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One-year of NMHCs hourly observations in São Paulo megacity: meteorological and traffic emissions effects in a large ethanol burning context

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JournalAtmospheric Environment
DateAccepted/In press - 2 Aug 2016
DateE-pub ahead of print - 3 Aug 2016
DatePublished (current) - 1 Oct 2016
Volume142
Number of pages12
Pages (from-to)371-382
Early online date3/08/16
Original languageEnglish

Abstract

São Paulo Megacity (MASP), with more than 20 million inhabitants, is among the world's most populous cities. Brazil is the only area in the world where fuel with a high ethanol content has been used since 1975 and its usage have increased in the last decade with the development of flex-fuel vehicles. Here, the biofuel effect on VOCs burden and composition it is discussed by a crossed analysis of long-term ambient data and emission data over the last decades in MASP. The most abundant NMHCs in ppbv were propane (5.02 ± 5.94), ethylene (3.97 ± 4.55), ethane (2.28 ± 1.89), acetylene (1.98 ± 2.11), 2,2,4-trymethylpentane (2.05 ± 1.48), i-propylbenzene (1.96 ± 1.85), n-butane (1.97 ± 2.24), toluene (1.62 ± 2.02), i-pentane (1.30 ± 1.61) and propylene (1.26 ± 1.54). The comparison with studies performed in MASP over the last 15 years showed a decrease in the NMHC concentration levels, in spite of the growth of the vehicular fleet and fuel consumption. Nevertheless, NMHCs mean concentrations were higher in MASP compared to those in other megacities worldwide (Beijing, London, Los Angeles and Paris) by a factor of 1.1 to 10, although showing similar composition. This suggests that NMHC distribution is dominated by traffic emissions regardless of regional characteristics like fuel usage and composition. Diurnal profiles of NMHC in MASP confirm these findings by all showing the same patterns as CO and acetylene, both recognized as combustion emission tracers. Finally large-scale ethanol usage would not affect the distribution of NMHCs in MASP and gasoline vehicular emissions seem to be the most important source of hydrocarbons in urban areas.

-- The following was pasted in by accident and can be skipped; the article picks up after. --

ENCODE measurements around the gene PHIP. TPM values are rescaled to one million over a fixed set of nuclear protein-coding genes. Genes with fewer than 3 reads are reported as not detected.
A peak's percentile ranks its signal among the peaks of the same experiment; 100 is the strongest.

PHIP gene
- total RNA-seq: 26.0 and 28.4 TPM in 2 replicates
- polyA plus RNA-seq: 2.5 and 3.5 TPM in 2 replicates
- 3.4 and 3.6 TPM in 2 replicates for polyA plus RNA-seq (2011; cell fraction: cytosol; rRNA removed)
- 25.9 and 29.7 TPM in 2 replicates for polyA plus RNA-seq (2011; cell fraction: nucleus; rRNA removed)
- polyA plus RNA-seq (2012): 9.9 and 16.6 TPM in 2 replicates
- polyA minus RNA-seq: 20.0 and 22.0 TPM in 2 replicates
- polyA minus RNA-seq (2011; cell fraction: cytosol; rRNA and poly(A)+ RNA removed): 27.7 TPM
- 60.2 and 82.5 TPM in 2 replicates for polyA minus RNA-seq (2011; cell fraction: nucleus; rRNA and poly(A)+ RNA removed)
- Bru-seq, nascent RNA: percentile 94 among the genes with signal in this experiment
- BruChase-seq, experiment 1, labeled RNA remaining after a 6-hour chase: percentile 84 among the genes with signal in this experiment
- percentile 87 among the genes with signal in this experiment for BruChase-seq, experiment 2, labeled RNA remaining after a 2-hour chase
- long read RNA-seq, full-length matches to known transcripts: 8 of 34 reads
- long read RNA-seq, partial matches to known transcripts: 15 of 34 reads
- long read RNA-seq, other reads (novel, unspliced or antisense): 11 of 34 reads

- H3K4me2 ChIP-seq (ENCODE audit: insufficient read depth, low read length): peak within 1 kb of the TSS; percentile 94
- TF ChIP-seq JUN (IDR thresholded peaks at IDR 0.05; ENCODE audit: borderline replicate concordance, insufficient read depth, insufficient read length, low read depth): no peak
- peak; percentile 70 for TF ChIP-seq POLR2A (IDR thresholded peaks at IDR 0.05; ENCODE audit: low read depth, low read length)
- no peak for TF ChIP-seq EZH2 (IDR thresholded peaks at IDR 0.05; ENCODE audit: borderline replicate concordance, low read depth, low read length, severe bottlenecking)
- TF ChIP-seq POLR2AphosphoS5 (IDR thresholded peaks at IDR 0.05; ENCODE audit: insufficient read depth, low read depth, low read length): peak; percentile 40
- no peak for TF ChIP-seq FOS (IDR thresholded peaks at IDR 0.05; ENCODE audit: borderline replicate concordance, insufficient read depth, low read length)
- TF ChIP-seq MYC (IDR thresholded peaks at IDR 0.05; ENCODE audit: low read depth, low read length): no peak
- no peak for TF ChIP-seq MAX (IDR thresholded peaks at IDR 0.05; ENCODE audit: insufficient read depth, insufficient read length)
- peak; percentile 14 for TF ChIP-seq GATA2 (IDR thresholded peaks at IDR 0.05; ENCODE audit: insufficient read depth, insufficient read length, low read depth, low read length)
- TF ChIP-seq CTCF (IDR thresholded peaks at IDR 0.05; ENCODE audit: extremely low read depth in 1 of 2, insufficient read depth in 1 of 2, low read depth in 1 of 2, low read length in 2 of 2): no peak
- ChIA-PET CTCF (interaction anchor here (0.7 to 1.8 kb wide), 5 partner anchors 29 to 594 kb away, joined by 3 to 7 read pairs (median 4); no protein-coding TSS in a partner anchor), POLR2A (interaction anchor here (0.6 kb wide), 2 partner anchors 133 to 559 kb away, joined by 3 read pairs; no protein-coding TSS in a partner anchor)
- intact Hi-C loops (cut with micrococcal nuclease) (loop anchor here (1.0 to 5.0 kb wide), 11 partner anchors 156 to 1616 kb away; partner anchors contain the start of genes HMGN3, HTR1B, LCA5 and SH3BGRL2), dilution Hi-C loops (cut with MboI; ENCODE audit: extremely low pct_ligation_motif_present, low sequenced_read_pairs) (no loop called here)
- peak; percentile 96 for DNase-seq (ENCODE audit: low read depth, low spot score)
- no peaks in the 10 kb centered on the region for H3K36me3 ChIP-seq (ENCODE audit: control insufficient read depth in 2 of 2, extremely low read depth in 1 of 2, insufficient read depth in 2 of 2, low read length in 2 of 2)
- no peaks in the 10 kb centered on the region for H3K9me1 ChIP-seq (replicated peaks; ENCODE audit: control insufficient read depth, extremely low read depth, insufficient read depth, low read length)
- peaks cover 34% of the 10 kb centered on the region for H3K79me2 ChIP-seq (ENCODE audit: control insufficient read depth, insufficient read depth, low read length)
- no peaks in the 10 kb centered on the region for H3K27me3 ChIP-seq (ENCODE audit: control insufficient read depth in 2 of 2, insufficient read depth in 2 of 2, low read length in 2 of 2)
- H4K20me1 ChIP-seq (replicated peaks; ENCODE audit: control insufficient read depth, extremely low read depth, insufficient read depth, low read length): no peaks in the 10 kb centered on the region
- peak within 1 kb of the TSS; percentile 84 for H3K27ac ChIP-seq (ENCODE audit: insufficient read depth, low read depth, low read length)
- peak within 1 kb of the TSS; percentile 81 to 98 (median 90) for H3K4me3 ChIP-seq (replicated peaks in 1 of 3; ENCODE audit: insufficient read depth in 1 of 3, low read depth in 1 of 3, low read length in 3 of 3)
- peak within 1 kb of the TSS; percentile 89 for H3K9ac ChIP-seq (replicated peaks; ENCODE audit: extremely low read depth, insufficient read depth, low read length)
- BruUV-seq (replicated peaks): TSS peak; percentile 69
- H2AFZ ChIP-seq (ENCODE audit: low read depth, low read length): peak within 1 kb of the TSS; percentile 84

Research areas

  • Air pollution, Automatic sampling, Biofuel, Megacity, Non-methane hydrocarbons, Vehicular emissions

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